As a child born out of wedlock, Cyril Avery has a strike against him. Growing up in Ireland, he learns that being an illegitimate son is a bad thing, and is considered “not a real Avery” by his adoptive father Charles. His adoptive parents, Maud and Charles, are more aloof parents, their standard being providing food and clothes for their adoptive son Cyril, but don’t provide any of the love or affection that most parents tend to give their children. They aren’t neglectful parents, they just aren’t interested in spending time with Cyril. Cyril wonders who he really is, if he isn’t a real Avery.
In short, The Heart’s Invisible Furies is novel about finding yourself, and sticking to your identity, even if it means fleeing the country.
As a child, Cyril learns that he is gay, without quite knowing what the word means. He doesn’t learn what the word gay means until he’s much older. By then, Cyril has lusted after his best friend Julian Woodbead for a long time. In a way, Cyril has known he was gay since the age of seven, where he and Julian compared penis sizes in a moment of childish curiosity.
As Cyril grows older, he finds it harder and harder to hide the fact that he prefers men over women. Following his wedding, he flees the country, heading to Amsterdam. There, he learns that being gay isn’t a crime. With his past behind him, Cyril gains the love and admiration of a young man by the name of Bastiaan. They begin to navigate life together, forming their own small family after helping a rent boy get out of trouble.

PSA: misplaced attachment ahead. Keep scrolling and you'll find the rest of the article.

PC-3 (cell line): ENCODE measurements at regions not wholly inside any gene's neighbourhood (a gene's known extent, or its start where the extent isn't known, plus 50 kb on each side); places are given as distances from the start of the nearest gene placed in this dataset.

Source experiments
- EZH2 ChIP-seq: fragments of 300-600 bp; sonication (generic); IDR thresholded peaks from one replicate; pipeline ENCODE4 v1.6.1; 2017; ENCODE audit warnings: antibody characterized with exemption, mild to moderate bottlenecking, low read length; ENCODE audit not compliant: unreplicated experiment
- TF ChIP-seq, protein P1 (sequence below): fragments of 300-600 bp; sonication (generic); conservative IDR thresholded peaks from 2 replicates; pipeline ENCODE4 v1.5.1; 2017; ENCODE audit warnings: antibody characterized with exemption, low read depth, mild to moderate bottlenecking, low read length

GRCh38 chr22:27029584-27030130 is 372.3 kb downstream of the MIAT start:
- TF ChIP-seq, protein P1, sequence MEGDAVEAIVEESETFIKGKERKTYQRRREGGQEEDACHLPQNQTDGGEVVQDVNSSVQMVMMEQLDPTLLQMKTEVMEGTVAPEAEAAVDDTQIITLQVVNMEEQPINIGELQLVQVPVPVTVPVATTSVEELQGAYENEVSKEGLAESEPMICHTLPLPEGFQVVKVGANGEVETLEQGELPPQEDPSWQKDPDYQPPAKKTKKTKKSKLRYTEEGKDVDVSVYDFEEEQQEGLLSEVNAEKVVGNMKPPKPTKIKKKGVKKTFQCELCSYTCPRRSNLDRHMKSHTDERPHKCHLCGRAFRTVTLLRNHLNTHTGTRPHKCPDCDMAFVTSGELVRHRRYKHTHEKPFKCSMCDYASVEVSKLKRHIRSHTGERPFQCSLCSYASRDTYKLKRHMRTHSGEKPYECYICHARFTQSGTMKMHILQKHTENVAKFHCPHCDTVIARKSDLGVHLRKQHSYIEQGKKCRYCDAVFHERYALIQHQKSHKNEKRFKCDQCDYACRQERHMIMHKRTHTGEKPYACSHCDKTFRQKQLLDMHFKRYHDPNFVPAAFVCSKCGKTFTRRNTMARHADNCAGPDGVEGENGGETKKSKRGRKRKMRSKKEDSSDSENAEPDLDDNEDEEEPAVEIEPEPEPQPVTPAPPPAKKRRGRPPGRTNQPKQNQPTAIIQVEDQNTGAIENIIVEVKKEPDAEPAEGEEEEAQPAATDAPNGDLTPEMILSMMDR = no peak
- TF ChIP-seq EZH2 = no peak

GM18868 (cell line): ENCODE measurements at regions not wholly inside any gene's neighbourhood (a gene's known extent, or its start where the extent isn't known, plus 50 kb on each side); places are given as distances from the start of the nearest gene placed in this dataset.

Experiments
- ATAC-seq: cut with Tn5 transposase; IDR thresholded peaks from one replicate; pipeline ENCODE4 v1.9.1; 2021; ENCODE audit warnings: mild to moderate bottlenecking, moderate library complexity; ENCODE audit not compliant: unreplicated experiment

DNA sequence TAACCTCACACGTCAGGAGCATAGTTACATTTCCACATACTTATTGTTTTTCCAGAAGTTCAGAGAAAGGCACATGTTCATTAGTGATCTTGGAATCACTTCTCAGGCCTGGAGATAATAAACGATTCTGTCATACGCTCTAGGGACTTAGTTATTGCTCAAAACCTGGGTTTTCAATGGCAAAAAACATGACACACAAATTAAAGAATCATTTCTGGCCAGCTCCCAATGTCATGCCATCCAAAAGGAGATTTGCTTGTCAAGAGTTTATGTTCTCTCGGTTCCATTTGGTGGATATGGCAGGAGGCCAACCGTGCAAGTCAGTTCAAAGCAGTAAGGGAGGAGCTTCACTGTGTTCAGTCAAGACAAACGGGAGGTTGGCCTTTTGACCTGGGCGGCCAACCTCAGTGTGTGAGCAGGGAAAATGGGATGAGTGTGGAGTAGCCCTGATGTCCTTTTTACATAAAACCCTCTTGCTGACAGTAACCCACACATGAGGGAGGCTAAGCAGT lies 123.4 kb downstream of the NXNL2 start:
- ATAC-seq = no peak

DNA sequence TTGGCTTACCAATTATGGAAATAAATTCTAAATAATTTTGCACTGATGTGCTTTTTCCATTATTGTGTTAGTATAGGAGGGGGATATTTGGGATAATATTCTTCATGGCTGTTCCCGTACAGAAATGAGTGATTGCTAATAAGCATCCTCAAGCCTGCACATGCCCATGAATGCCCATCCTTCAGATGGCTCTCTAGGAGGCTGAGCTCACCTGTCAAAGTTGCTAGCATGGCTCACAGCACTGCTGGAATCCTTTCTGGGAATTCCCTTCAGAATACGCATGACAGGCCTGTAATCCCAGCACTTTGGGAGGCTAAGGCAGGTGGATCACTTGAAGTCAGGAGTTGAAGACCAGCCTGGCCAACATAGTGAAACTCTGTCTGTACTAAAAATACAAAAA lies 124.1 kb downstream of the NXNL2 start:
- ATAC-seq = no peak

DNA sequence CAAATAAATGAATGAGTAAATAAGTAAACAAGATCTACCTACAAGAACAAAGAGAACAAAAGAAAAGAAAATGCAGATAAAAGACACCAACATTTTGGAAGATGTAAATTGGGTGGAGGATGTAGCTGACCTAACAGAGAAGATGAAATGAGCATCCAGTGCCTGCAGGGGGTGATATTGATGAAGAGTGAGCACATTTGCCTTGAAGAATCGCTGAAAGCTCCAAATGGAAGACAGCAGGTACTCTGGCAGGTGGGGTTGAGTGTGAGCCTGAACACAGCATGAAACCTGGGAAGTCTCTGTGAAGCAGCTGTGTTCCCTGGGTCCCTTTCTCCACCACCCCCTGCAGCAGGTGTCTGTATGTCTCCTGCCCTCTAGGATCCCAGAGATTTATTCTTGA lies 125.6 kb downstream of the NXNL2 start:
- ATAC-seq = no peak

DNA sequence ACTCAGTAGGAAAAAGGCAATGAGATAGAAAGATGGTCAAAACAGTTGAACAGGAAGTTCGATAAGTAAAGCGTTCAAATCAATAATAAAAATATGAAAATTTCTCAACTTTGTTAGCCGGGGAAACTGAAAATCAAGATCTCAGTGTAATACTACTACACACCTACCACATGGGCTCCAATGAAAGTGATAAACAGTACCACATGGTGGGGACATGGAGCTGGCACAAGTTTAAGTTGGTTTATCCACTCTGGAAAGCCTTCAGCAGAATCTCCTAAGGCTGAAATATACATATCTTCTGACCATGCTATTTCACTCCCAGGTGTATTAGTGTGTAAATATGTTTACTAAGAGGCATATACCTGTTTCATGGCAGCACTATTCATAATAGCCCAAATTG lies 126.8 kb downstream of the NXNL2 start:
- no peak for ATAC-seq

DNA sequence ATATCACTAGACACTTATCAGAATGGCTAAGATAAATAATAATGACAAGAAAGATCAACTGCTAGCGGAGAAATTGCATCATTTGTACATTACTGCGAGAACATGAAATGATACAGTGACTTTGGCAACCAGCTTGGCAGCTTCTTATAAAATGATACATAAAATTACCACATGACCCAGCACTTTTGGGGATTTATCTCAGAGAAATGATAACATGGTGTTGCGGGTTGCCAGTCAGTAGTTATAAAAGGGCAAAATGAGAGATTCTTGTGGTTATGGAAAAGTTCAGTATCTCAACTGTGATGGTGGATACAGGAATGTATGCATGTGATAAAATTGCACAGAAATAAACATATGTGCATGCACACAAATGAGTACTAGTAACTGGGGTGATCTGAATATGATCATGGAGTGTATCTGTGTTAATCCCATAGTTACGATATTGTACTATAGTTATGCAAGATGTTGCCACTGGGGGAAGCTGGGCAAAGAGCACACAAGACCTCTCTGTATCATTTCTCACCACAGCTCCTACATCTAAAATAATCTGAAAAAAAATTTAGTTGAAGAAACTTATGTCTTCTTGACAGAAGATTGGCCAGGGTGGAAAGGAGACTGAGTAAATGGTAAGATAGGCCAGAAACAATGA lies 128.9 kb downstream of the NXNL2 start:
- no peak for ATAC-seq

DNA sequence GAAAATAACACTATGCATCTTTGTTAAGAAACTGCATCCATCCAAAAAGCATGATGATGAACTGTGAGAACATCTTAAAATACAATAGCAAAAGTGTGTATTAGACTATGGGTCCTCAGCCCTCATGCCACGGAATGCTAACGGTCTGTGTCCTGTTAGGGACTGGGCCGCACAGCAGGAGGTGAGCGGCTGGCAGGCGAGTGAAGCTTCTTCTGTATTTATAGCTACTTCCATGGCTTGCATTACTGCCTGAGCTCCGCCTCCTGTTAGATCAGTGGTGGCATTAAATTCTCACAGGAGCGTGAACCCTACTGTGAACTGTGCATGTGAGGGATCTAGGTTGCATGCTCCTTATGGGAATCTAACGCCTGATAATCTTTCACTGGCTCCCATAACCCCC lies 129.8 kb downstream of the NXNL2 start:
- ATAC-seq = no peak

While I’ve not quite finished The Heart’s Invisible Furies, I intend to finish it either today or tomorrow. I’ve fallen in love with Cyril and Bastiaan, and couldn’t be happier for the two of them. I’ve actually read father than the scenes I’ve described, but I’ll let you decide whether or not to pick up the book. (I’m thrilled to see how this novel ends, especially since Cyril is back in Ireland at the moment.)
If you want a piece of historical and cultural fiction, filled with interesting and fresh characters, The Heart’s Invisible Furies is for you. If you want to learn more about the AIDS epidemic and Ireland in general, then this book is something you shouldn’t miss. It’s a triumph, and will stay with you long after you’re done reading.